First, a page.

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Gearing Up for a New Year
January 2, 2008
Happy New Year! By the time you read this, it will be a brand new year. It’s the time of the year, too, when the inevitable "top stories of 2007" appear—the most notable people, the top business stories, the top news stories, etc., etc. Oh, and don’t forget that it’s time to set those traditional New Year’s resolutions.
Yes, there’s even a list for the top resolutions! Our own government has gotten into the act. If you go to www.usa.gov, you’ll see a list of the most popular New Year’s resolutions. Guess what’s first on the list? “Lose Weight.” And “Get Fit” is number five.
While many people make resolutions, most of them can’t seem to stick with them for long. We’ve all heard about the people who join health clubs and maybe even go for a while, but by March, their memberships have fallen by the wayside. There’s nothing wrong with setting resolutions. It’s just like setting goals. The difference may be that resolutions tend to be broad and vague in nature.
In previous postings, I’ve discussed how to set SMART goals, which are goals that are more specific, focused, and achievable. Resolutions, on the other hand, are pretty vague: “lose weight,” “get fit,” “stop smoking,” “eat right”. Maybe the reason people don’t seem to follow through with resolutions is that they really are too vague. For example, what does “eat right” really mean? Eat with a fork and knife instead of your hands? Eat sitting at the table instead of on the couch? It’s hard to know.
Or, how about this one: “Get my diabetes under control.” There’s nothing wrong with wanting to do that. But what does it mean? Getting your HbA1c under 7%? Aiming for fasting blood glucose levels between 90 and 130 mg/dl? Checking your blood glucose four times a day? “Control” can mean different things to different people. What does it mean to you? And what’s your plan for how you’re going to “get under control”?
For 2008, I encourage you to think about what’s important to you when it comes to your health and, especially, when it comes to your diabetes management. Chances are, you’re probably already doing a lot of good things for your diabetes self-management, whether it’s counting your carbs, taking a daily walk, checking your blood glucose, and/or seeing your health-care provider regularly. Focus your energies on one or two things that aren’t going so well for you. Ask yourself what the barriers are, and then think about possible strategies to tear down those barriers.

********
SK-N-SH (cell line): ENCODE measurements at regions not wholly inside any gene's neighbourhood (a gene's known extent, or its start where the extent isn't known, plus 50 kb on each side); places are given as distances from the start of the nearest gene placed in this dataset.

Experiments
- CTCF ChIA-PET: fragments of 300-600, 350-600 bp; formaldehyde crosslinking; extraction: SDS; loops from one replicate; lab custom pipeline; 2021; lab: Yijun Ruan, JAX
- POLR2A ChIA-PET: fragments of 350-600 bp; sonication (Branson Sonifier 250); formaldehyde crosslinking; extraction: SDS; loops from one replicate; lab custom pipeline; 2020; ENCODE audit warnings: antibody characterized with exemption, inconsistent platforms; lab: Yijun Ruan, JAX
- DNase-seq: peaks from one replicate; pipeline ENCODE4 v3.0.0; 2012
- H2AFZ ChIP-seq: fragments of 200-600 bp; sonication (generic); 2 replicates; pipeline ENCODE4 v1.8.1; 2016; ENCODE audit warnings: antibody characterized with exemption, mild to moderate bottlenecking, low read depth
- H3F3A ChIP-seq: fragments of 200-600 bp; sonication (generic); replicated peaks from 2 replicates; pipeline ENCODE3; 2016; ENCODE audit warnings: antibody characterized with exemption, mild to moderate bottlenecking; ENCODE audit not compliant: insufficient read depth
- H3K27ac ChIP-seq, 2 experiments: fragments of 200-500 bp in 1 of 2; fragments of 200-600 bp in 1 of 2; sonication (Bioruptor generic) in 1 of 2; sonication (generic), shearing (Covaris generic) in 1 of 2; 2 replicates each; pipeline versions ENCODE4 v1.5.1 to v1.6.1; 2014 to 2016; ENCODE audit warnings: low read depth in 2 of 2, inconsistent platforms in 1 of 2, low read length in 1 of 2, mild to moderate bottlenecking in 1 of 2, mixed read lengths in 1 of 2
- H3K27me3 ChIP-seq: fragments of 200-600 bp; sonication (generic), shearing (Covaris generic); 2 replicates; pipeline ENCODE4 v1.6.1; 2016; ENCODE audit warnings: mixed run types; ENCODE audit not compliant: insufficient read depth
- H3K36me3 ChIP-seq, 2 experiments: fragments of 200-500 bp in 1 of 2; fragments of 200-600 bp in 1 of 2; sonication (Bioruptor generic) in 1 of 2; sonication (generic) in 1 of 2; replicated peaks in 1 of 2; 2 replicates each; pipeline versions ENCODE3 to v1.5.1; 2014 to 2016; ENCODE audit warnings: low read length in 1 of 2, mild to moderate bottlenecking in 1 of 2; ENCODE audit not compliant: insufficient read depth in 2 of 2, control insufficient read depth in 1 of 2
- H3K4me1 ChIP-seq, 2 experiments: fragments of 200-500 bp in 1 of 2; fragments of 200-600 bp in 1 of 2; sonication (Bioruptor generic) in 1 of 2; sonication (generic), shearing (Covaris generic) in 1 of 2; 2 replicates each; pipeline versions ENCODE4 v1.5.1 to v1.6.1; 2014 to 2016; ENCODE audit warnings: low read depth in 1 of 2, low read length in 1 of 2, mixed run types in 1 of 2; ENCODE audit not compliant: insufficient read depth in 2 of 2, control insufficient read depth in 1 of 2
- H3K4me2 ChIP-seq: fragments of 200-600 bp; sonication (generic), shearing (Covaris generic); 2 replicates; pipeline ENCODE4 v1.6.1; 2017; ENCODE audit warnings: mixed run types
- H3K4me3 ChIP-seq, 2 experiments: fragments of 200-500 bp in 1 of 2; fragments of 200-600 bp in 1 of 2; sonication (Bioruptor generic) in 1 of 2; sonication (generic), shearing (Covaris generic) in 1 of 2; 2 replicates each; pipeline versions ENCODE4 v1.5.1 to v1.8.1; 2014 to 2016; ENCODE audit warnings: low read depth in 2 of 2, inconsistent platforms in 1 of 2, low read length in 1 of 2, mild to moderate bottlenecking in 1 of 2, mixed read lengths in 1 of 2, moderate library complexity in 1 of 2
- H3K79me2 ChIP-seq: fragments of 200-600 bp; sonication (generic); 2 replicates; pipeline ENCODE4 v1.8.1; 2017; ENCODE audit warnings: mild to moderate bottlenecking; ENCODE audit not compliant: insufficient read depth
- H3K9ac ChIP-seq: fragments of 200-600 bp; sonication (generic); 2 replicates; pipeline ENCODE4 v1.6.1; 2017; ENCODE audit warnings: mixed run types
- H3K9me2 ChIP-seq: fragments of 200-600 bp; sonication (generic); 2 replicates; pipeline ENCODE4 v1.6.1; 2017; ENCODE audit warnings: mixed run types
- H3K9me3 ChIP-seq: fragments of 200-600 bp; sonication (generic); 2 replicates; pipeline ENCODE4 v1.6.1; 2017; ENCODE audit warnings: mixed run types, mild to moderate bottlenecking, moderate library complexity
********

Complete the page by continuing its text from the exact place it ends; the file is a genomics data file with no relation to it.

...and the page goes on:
For example, if your LDL (or “bad”) cholesterol is above 100 mg/dl, what might you do to bring it down? Eat fewer high-saturated-fat foods? Talk to your health-care provider about medicine? Or, if you’ve been meaning to join a gym to fit in some physical activity, think about reasons why you haven’t joined—maybe it’s the cost, or the location, or it just isn’t appealing to you. Ask yourself what it would really take for you to become more physically active. If you’re feeling stuck, ask for help. Maybe your spouse or a close friend can help you sort out your priorities. (Talking with a diabetes educator is always a good idea, too!)
Keep an open mind—after all, it’s a new year and a new beginning. Start off with a clean slate and do away with old assumptions. And if you’re into those “Top 10″ lists, here’s one for you for 2008!
Top 10 Medical Tests/Exams To Get In 2008
Test/Exam: LDL (”bad”) cholesterol
Test/Exam: HDL (”good”) cholesterol
Test/Exam: Blood pressure
Test/Exam: Dilated eye exam
Test/Exam: Foot exam
Test/Exam: Dental exam
Test/Exam: Flu shot
* Or as determined by your health-care provider.
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